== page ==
As sure as I believe there’s a heaven above, Alfie,
I know there’s something much more,
Something even non-believers can believe in.
I believe in love, Alfie.
Lyrics by Joss Stone
Sung by Dionne Warwick
The organist was playing something appropriately holy and Catholic, but as my 83-year-old father appeared from the wings of the chapel in suit and tie and a minute later his 77-year-old bride solemnly processed down the aisle, I was hearing Aaron Copland’s Fanfare for the Common Man instead of the organ. I heard it all: from the blaring trumpets to the rattling bass drums. It is hard to think of a more common man than my father. Yet, if any occasion in his long life deserved a fanfare, this new wedding, sixty years after his first wedding and nearly five years after my mother died, this one qualified. He stood erect and humble, a man still in remarkable health, and with a natural glint of tears in his eyes waited patiently for his bride. His bride Marie gently ascended onto the altar and, at the invitation of the priest, sat next to my father to begin the rite of marriage. Almost immediately, and seemingly instinctively, they were holding hands.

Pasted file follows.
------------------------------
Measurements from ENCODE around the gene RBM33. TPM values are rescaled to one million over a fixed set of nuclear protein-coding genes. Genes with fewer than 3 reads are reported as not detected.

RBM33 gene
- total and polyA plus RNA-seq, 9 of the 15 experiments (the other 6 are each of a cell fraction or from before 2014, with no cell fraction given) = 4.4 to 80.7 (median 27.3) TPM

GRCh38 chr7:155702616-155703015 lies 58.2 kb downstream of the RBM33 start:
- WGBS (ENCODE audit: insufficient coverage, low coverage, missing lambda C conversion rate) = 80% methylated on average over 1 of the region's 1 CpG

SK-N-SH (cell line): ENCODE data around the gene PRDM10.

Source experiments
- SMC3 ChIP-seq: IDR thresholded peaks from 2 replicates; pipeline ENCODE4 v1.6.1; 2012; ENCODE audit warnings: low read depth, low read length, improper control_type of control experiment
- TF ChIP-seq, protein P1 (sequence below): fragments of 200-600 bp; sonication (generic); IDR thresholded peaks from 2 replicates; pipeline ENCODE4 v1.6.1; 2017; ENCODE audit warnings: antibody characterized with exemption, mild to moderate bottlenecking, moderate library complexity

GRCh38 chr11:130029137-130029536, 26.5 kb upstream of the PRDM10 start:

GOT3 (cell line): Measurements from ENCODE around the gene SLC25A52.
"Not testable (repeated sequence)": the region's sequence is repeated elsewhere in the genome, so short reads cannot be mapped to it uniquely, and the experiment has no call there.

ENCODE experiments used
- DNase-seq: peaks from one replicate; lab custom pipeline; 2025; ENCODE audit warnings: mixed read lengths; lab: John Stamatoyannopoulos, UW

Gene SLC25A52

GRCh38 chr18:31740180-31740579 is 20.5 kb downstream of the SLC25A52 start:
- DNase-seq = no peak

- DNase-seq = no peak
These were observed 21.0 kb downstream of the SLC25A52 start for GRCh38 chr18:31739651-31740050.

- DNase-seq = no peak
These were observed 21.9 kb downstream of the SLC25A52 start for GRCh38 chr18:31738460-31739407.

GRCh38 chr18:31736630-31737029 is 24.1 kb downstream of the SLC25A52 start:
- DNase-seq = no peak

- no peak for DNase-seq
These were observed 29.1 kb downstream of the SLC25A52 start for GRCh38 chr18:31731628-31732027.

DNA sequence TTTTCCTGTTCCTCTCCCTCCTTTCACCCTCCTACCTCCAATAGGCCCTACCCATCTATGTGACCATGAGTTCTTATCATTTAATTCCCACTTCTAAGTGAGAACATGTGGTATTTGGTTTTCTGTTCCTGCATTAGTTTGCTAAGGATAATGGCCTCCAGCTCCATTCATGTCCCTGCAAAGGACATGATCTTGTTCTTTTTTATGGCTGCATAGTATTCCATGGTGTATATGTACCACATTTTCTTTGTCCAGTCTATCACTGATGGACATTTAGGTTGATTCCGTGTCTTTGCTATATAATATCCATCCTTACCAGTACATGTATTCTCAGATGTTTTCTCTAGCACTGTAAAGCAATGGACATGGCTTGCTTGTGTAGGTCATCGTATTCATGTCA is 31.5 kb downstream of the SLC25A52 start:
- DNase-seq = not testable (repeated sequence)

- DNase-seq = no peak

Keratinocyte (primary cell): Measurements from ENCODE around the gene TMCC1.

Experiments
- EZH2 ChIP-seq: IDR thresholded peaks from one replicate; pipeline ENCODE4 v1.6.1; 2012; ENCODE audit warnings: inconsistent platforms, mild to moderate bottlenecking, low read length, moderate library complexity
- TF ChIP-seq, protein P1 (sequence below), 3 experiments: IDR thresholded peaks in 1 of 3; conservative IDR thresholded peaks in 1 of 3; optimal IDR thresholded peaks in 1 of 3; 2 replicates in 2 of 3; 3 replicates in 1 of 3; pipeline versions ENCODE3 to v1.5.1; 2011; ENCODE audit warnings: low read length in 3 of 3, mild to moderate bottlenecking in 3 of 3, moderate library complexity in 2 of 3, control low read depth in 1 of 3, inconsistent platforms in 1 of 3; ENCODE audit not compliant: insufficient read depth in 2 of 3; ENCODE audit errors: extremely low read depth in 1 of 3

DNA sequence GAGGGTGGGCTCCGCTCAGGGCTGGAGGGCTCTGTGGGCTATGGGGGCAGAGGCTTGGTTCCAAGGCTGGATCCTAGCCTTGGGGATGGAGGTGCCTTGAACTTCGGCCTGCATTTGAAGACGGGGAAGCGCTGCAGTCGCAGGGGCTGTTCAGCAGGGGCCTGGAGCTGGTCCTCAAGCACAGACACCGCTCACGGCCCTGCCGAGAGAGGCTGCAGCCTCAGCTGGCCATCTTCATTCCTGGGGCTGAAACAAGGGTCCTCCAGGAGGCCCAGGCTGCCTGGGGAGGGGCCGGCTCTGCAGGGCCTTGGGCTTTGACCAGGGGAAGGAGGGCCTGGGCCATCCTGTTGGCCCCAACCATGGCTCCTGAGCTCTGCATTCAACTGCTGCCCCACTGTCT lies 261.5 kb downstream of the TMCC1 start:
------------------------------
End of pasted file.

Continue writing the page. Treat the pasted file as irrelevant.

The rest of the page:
It’s not that “old people” don’t get remarried, it’s just at my father’s age it happens so rarely that when it occurs it is so remarkable that it is almost bizarre. In my father’s case, it was also newsworthy. Someone from the bride’s family thought their story might intrigue The Washington Post. A Post photographer was present, sporting two enormous cameras that rarely had a moment of rest. A golden late summer sun beamed through the chapel’s windows and backlit an interdenominational stained glass window behind the altar. The room was nearly as radiant as the majestic smile and somewhat stupefied look on my father’s face.